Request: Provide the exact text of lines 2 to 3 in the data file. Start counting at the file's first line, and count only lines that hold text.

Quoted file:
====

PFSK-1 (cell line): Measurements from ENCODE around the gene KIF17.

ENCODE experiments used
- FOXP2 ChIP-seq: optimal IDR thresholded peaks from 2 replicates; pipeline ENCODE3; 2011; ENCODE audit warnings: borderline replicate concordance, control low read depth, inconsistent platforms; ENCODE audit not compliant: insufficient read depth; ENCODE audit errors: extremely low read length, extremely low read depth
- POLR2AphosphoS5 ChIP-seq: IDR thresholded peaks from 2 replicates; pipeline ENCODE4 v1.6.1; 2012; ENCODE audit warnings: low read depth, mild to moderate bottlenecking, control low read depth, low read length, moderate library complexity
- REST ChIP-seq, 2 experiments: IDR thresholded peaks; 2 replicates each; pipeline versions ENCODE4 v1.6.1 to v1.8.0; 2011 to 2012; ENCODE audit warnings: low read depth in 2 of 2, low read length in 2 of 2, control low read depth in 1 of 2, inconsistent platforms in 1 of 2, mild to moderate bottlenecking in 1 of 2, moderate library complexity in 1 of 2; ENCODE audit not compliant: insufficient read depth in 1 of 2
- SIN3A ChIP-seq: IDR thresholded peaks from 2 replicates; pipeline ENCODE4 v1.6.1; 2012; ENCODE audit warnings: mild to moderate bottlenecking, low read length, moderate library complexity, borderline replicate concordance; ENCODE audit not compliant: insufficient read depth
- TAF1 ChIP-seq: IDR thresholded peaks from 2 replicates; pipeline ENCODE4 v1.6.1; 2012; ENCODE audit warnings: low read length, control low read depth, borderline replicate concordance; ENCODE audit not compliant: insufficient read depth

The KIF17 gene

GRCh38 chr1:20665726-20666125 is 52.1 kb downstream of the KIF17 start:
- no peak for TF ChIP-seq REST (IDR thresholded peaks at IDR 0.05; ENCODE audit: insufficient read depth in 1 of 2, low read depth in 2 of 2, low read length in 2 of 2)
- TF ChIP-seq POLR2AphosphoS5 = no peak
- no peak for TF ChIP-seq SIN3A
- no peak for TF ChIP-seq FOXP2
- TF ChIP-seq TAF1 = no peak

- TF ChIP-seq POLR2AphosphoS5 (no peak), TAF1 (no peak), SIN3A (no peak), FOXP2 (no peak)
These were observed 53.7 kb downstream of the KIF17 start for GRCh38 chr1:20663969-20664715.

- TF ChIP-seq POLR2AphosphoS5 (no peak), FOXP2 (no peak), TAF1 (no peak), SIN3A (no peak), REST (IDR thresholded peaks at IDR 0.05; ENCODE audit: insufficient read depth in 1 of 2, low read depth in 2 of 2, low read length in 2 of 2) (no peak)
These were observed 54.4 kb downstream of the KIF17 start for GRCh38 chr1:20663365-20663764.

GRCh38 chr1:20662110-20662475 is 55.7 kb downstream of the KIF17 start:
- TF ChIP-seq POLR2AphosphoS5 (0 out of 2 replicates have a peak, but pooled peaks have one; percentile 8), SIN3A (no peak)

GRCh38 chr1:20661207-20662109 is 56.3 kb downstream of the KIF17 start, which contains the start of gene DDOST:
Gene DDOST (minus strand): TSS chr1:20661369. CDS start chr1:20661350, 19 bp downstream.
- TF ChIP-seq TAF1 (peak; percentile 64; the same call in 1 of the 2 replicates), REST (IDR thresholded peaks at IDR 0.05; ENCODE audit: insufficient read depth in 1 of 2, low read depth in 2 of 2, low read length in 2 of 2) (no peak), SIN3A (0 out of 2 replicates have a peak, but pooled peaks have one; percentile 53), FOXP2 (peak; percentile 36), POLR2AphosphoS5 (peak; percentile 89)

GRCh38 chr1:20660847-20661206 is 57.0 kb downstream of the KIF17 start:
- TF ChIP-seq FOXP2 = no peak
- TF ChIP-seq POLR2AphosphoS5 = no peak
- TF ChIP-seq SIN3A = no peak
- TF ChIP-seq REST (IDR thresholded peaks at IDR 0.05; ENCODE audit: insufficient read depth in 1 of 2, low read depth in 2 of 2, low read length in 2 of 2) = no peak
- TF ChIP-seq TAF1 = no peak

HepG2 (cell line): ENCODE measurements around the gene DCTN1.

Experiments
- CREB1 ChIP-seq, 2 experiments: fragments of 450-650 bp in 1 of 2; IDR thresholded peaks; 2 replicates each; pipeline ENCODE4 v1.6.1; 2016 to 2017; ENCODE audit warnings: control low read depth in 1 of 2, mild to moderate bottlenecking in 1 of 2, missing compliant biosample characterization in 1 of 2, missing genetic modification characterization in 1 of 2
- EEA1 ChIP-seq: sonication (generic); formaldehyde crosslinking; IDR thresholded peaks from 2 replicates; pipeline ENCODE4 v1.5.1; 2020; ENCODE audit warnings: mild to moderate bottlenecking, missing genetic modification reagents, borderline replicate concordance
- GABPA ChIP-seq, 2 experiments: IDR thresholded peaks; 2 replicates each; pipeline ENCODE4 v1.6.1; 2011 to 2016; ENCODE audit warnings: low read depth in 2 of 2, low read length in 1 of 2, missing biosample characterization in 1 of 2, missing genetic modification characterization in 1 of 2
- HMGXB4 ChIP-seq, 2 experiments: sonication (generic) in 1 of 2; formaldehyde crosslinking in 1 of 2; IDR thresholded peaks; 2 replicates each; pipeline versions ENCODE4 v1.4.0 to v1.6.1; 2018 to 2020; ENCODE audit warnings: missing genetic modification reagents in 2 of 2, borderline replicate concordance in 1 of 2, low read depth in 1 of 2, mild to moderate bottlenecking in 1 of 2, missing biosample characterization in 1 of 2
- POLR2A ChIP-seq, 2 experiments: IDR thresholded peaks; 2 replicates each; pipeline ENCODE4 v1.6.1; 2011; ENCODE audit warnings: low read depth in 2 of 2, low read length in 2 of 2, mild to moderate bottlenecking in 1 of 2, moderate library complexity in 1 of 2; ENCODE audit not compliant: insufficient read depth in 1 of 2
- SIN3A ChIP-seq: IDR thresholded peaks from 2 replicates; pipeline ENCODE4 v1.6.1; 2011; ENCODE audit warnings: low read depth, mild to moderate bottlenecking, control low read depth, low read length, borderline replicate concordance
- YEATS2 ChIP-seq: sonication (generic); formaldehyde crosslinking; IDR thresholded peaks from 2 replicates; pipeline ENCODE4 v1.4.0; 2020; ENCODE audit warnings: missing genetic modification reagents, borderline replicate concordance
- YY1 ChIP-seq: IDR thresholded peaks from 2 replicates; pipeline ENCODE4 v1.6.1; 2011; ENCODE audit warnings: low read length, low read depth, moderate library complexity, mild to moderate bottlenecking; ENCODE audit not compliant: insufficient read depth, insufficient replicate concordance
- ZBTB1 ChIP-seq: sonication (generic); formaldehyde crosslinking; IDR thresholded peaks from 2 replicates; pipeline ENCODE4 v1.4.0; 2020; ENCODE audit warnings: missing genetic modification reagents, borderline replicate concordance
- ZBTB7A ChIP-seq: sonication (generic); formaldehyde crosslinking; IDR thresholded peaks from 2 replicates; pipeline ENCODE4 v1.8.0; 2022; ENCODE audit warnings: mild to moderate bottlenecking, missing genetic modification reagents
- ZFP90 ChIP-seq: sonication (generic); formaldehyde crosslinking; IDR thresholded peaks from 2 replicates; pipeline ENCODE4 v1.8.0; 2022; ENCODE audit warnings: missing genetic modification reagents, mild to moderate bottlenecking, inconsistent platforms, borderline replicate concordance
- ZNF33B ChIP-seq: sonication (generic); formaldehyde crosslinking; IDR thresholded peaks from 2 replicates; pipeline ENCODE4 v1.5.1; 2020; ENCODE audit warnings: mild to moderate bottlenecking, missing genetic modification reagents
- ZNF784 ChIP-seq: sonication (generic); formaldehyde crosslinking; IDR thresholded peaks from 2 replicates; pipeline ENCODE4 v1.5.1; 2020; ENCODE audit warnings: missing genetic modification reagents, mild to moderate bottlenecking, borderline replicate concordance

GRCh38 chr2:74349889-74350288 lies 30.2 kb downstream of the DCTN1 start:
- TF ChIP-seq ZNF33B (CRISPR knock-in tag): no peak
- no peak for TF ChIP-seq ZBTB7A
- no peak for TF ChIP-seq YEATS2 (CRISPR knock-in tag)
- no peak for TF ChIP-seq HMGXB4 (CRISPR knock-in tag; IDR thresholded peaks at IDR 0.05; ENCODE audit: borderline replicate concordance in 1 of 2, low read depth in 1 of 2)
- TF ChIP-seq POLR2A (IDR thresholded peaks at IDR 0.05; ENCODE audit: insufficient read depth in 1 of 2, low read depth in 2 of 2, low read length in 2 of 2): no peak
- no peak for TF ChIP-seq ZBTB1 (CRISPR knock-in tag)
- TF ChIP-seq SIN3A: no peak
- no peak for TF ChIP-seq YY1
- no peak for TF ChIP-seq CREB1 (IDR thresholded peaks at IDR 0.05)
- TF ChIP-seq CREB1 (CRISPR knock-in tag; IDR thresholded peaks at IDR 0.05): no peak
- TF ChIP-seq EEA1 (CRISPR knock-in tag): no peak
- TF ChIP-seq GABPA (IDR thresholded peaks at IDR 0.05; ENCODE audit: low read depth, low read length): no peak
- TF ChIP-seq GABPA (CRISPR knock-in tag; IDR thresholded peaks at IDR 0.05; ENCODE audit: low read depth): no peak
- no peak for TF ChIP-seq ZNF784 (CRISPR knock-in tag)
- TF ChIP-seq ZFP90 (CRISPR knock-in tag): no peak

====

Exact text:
ENCODE experiments used
- FOXP2 ChIP-seq: optimal IDR thresholded peaks from 2 replicates; pipeline ENCODE3; 2011; ENCODE audit warnings: borderline replicate concordance, control low read depth, inconsistent platforms; ENCODE audit not compliant: insufficient read depth; ENCODE audit errors: extremely low read length, extremely low read depth